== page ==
Facebook on Friday published an update on the progress of its four-year-old bug bounty program , revealing that it paid out $1.5 million in bounties last year to take the program’s lifetime payouts beyond $2 million.
Total submissions in 2013, according to the social networking giant, rose 246 percent from the year prior to reach 14,763, the vast majority of which were found to be invalid. The $1.5 million it paid out in 2013 were distributed among 330 researchers around the globe, with the average reward being $2,204. Further, most of the bugs brought to light under the program were “in non-core properties, such as websites operated by companies we've acquired.”
“We're grateful to all the researchers around the world who have taken the time to evaluate our services and report bugs. Researchers in Russia earned the highest amount per report in 2013, receiving an average of $3,961 for 38 bugs,” the company said in a note. “India contributed the largest number of valid bugs at 136, with an average reward of $1,353. The USA reported 92 issues and averaged $2,272 in rewards. Brazil and the UK were third and fourth by volume, with 53 bugs and 40 bugs, respectively, and average rewards of $3,792 and $2,950.”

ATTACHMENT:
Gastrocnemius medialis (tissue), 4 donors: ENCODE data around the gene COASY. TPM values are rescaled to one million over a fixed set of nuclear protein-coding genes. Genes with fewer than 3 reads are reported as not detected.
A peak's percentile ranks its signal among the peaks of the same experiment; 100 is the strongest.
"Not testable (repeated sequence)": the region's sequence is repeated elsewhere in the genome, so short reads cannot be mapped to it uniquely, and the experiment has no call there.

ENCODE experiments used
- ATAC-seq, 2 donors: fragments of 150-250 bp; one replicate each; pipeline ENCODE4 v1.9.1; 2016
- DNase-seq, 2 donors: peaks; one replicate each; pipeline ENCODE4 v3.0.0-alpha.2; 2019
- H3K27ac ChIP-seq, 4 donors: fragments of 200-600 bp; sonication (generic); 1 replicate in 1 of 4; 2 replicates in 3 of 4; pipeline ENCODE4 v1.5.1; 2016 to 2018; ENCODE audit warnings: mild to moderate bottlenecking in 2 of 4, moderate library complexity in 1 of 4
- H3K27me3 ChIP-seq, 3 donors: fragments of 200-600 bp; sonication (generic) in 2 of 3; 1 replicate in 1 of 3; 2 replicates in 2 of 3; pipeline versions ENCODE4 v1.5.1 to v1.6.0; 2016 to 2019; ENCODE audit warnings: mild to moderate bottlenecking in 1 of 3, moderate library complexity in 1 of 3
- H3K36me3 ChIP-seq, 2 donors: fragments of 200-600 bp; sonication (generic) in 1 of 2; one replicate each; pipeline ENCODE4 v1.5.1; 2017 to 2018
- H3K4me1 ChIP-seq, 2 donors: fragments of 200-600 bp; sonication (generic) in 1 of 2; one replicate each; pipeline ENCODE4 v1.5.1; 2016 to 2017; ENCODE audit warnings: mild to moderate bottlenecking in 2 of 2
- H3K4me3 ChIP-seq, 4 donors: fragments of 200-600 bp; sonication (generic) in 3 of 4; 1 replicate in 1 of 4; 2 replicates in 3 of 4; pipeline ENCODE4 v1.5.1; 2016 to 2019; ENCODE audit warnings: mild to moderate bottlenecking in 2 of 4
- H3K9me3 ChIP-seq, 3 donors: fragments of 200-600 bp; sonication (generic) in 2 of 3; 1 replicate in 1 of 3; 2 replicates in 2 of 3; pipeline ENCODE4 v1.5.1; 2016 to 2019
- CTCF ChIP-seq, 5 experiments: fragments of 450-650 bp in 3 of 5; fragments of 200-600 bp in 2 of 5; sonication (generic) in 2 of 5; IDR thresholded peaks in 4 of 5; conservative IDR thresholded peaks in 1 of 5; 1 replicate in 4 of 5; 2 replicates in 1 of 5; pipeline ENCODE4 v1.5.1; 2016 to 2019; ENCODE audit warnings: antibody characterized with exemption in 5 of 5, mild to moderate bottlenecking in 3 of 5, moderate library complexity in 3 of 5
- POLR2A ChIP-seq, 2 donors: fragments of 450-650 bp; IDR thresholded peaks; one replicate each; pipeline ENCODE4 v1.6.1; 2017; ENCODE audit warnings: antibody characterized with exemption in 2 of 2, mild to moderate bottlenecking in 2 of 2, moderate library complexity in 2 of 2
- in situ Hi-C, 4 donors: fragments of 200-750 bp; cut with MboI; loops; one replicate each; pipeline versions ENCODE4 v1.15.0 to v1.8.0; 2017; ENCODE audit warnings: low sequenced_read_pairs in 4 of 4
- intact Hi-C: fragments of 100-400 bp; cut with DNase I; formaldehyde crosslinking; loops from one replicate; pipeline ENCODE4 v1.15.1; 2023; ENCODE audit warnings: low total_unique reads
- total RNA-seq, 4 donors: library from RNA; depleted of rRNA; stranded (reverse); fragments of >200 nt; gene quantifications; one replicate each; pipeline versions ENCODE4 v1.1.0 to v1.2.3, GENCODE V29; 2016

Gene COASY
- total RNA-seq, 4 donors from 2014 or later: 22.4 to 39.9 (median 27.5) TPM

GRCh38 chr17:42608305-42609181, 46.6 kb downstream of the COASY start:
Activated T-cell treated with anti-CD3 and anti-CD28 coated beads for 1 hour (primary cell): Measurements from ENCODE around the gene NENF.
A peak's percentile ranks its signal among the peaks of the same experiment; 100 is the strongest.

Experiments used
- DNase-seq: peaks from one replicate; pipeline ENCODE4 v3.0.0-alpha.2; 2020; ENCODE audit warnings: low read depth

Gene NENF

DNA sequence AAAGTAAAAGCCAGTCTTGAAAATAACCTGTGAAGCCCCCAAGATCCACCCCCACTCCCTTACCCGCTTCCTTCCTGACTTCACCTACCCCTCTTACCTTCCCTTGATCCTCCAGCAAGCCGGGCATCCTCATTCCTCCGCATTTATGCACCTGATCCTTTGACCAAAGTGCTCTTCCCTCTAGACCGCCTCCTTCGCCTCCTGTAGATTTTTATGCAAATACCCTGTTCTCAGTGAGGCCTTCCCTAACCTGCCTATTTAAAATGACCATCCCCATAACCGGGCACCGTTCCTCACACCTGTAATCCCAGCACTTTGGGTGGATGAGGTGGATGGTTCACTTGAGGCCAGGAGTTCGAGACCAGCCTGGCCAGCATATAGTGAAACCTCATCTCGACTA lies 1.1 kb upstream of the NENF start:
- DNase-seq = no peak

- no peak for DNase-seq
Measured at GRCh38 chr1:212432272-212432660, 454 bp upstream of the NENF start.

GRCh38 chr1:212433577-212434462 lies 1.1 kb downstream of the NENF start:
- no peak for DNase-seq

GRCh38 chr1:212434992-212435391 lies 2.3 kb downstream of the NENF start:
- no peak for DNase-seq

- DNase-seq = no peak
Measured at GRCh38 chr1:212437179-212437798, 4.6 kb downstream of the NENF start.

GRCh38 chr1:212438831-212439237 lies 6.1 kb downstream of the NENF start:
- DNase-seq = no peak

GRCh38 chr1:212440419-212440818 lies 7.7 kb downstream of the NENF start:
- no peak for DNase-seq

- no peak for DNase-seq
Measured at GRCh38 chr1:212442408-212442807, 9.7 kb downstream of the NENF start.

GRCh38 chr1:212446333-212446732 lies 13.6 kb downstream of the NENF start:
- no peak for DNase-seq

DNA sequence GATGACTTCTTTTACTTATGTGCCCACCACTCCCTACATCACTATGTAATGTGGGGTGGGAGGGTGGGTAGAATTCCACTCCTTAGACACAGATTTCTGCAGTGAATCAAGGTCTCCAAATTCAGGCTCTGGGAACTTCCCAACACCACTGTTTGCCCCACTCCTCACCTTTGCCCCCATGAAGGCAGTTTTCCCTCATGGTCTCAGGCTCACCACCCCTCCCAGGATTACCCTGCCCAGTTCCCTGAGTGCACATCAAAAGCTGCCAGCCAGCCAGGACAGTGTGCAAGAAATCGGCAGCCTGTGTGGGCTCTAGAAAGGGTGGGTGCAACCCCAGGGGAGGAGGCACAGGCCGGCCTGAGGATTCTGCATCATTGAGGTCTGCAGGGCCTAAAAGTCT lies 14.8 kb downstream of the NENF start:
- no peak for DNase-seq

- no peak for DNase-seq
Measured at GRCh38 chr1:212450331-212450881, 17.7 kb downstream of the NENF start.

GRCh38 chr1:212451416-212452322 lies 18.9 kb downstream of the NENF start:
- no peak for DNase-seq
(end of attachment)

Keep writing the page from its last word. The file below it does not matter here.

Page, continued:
The company is particularly pleased with its handling of high-severity bugs, having managed to bring down “the median fix time for high-severity issues down to just 6 hours.”
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